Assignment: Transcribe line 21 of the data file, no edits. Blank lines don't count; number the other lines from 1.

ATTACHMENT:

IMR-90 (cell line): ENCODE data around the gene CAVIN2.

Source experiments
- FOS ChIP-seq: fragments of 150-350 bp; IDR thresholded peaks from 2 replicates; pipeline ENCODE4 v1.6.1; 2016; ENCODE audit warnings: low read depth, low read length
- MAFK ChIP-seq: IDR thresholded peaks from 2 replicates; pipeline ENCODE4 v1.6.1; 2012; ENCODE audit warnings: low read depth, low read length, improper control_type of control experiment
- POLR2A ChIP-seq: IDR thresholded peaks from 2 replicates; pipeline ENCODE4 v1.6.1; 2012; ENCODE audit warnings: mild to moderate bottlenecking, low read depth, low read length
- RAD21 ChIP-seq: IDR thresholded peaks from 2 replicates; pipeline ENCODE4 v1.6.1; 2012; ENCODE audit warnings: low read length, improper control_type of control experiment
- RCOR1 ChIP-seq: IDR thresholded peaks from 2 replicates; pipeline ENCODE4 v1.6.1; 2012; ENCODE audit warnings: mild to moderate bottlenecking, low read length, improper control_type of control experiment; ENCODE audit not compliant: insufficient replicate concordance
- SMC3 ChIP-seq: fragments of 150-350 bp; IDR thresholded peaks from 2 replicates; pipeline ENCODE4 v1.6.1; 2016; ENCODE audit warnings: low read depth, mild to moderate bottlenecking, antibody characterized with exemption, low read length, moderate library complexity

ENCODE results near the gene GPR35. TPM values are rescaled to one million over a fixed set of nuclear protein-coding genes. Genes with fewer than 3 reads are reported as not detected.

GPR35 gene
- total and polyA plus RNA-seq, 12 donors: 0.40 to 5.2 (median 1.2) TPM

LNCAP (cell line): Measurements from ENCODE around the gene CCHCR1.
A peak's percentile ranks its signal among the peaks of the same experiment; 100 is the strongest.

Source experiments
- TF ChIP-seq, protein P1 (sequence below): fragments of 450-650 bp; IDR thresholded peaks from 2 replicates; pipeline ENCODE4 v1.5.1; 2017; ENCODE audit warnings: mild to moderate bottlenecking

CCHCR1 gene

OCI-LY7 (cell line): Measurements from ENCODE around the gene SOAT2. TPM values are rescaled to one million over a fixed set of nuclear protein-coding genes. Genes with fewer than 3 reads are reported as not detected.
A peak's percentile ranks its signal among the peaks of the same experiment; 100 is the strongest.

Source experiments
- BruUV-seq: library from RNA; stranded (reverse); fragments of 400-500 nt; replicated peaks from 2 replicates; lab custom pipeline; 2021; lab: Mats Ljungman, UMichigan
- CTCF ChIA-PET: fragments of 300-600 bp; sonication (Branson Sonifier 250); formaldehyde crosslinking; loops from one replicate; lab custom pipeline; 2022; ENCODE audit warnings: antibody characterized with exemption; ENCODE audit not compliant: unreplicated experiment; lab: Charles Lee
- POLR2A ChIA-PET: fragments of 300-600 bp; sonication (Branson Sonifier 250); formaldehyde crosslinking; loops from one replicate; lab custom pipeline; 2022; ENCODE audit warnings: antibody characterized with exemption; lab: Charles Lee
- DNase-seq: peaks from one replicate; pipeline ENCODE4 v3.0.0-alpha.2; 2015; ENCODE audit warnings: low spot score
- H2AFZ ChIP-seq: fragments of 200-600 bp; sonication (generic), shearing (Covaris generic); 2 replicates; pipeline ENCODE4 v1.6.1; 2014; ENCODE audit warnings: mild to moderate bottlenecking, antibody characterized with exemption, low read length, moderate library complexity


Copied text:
- CTCF ChIA-PET: fragments of 300-600 bp; sonication (Branson Sonifier 250); formaldehyde crosslinking; loops from one replicate; lab custom pipeline; 2022; ENCODE audit warnings: antibody characterized with exemption; ENCODE audit not compliant: unreplicated experiment; lab: Charles Lee